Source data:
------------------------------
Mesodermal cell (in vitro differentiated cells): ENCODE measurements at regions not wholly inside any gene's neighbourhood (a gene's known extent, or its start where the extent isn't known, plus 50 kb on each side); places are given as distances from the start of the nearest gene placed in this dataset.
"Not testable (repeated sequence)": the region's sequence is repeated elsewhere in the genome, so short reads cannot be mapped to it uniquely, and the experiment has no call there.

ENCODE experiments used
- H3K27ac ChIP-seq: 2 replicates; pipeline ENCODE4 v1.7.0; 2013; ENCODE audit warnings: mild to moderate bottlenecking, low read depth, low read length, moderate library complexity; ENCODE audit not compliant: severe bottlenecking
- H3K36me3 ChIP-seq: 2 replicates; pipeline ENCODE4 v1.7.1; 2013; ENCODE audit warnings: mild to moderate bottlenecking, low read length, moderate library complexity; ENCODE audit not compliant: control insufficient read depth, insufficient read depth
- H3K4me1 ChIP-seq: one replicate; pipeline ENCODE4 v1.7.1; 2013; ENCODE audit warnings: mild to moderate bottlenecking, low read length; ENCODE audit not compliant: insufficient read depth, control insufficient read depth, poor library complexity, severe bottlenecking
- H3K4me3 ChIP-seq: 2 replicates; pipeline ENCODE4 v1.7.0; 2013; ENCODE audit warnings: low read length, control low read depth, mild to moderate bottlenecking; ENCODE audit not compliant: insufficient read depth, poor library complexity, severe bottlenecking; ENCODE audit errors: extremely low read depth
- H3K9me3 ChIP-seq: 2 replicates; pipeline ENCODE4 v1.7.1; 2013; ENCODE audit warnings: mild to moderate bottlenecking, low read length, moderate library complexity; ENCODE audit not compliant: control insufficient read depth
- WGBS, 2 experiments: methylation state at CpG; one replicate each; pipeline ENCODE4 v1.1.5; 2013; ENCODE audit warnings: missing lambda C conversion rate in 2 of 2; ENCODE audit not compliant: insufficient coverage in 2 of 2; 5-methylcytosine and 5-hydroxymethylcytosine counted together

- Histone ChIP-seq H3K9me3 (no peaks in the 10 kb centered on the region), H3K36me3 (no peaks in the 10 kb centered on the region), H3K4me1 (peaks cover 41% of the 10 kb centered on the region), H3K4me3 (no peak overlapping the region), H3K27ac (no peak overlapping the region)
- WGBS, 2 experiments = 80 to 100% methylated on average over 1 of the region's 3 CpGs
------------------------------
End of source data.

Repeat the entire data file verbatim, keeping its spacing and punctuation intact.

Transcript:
Mesodermal cell (in vitro differentiated cells): ENCODE measurements at regions not wholly inside any gene's neighbourhood (a gene's known extent, or its start where the extent isn't known, plus 50 kb on each side); places are given as distances from the start of the nearest gene placed in this dataset.
"Not testable (repeated sequence)": the region's sequence is repeated elsewhere in the genome, so short reads cannot be mapped to it uniquely, and the experiment has no call there.

ENCODE experiments used
- H3K27ac ChIP-seq: 2 replicates; pipeline ENCODE4 v1.7.0; 2013; ENCODE audit warnings: mild to moderate bottlenecking, low read depth, low read length, moderate library complexity; ENCODE audit not compliant: severe bottlenecking
- H3K36me3 ChIP-seq: 2 replicates; pipeline ENCODE4 v1.7.1; 2013; ENCODE audit warnings: mild to moderate bottlenecking, low read length, moderate library complexity; ENCODE audit not compliant: control insufficient read depth, insufficient read depth
- H3K4me1 ChIP-seq: one replicate; pipeline ENCODE4 v1.7.1; 2013; ENCODE audit warnings: mild to moderate bottlenecking, low read length; ENCODE audit not compliant: insufficient read depth, control insufficient read depth, poor library complexity, severe bottlenecking
- H3K4me3 ChIP-seq: 2 replicates; pipeline ENCODE4 v1.7.0; 2013; ENCODE audit warnings: low read length, control low read depth, mild to moderate bottlenecking; ENCODE audit not compliant: insufficient read depth, poor library complexity, severe bottlenecking; ENCODE audit errors: extremely low read depth
- H3K9me3 ChIP-seq: 2 replicates; pipeline ENCODE4 v1.7.1; 2013; ENCODE audit warnings: mild to moderate bottlenecking, low read length, moderate library complexity; ENCODE audit not compliant: control insufficient read depth
- WGBS, 2 experiments: methylation state at CpG; one replicate each; pipeline ENCODE4 v1.1.5; 2013; ENCODE audit warnings: missing lambda C conversion rate in 2 of 2; ENCODE audit not compliant: insufficient coverage in 2 of 2; 5-methylcytosine and 5-hydroxymethylcytosine counted together

- Histone ChIP-seq H3K9me3 (no peaks in the 10 kb centered on the region), H3K36me3 (no peaks in the 10 kb centered on the region), H3K4me1 (peaks cover 41% of the 10 kb centered on the region), H3K4me3 (no peak overlapping the region), H3K27ac (no peak overlapping the region)
- WGBS, 2 experiments = 80 to 100% methylated on average over 1 of the region's 3 CpGs